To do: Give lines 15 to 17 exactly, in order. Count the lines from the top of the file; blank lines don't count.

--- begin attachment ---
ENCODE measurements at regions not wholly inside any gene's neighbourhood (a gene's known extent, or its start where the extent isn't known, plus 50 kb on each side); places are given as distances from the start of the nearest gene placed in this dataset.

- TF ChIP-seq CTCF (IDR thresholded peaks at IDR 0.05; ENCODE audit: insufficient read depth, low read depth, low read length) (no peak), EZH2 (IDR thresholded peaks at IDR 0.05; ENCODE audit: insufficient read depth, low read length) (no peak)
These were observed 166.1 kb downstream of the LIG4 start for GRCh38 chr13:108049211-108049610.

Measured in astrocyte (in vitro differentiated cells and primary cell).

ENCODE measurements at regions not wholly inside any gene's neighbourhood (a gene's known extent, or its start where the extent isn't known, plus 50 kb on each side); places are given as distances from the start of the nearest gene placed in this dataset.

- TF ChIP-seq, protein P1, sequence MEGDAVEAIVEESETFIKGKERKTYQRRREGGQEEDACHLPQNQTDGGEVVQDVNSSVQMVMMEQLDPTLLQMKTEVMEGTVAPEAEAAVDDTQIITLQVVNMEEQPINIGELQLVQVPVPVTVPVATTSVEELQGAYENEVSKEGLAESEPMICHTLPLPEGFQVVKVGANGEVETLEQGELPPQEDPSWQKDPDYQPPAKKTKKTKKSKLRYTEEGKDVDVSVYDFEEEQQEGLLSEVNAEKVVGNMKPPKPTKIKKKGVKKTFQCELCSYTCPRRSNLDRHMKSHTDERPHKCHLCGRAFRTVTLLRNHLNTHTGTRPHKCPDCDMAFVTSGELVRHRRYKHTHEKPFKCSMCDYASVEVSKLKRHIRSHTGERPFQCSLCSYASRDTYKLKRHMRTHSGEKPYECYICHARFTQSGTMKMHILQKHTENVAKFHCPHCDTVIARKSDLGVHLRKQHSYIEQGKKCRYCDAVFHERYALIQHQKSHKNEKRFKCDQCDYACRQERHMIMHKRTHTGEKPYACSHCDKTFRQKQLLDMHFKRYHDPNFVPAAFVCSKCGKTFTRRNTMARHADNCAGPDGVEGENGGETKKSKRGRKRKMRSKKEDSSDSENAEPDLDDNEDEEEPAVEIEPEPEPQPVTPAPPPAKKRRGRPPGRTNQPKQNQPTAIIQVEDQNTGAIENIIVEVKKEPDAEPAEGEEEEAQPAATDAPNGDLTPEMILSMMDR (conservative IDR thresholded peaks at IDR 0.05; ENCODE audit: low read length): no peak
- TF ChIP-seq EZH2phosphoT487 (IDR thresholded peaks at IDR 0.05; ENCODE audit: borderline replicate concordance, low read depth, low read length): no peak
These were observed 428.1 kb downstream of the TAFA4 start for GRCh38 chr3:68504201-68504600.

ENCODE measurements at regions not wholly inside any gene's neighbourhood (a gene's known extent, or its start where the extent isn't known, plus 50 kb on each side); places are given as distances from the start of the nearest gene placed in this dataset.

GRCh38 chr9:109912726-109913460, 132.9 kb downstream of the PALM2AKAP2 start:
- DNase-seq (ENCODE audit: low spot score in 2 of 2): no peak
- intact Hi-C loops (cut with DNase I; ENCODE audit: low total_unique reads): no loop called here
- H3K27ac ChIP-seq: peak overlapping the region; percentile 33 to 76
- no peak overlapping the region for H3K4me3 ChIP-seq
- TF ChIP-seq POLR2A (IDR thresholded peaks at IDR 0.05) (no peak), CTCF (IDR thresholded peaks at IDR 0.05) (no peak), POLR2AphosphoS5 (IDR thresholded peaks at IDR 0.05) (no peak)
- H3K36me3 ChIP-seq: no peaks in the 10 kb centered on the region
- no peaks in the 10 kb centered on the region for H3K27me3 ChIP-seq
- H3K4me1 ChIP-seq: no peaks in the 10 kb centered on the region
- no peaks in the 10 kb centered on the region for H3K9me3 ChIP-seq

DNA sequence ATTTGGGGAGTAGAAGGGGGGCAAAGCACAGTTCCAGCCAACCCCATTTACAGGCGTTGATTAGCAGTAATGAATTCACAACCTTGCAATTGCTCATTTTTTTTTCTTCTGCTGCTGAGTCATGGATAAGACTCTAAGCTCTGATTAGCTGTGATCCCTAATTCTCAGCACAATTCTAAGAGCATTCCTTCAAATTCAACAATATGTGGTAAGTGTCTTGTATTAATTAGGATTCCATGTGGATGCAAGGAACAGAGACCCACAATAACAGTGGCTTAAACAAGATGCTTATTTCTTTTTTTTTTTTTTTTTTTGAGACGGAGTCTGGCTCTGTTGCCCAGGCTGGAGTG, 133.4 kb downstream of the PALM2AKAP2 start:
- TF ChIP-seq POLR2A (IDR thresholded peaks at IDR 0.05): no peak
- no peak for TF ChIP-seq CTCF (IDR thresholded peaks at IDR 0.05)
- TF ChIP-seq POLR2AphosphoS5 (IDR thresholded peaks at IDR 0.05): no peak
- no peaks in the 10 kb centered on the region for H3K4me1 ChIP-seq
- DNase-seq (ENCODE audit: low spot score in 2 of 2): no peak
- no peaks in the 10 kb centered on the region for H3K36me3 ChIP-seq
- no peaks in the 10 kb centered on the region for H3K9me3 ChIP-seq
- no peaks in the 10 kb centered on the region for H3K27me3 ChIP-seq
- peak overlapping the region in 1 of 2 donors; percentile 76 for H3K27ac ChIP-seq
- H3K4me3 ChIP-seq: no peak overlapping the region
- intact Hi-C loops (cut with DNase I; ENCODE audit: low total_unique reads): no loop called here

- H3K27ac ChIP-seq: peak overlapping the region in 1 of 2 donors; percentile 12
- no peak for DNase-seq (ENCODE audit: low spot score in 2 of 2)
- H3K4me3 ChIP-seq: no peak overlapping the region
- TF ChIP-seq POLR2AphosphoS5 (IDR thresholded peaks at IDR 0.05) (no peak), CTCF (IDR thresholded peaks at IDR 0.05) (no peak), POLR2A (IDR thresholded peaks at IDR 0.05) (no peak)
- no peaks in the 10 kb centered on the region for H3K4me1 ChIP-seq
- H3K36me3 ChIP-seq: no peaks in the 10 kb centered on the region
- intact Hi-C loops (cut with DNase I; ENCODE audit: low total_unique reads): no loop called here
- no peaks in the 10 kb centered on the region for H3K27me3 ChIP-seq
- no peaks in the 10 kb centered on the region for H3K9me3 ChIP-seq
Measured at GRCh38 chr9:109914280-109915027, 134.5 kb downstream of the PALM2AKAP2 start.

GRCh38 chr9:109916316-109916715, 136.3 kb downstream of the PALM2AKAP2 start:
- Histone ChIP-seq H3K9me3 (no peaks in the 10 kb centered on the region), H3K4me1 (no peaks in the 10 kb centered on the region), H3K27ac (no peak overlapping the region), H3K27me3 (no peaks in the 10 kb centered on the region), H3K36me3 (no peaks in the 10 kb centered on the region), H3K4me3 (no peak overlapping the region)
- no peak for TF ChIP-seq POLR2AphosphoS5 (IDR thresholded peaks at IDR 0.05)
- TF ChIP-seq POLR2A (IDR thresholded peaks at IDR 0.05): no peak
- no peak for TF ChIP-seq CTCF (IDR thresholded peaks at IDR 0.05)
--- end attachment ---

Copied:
- TF ChIP-seq POLR2A (IDR thresholded peaks at IDR 0.05) (no peak), CTCF (IDR thresholded peaks at IDR 0.05) (no peak), POLR2AphosphoS5 (IDR thresholded peaks at IDR 0.05) (no peak)
- H3K36me3 ChIP-seq: no peaks in the 10 kb centered on the region
- no peaks in the 10 kb centered on the region for H3K27me3 ChIP-seq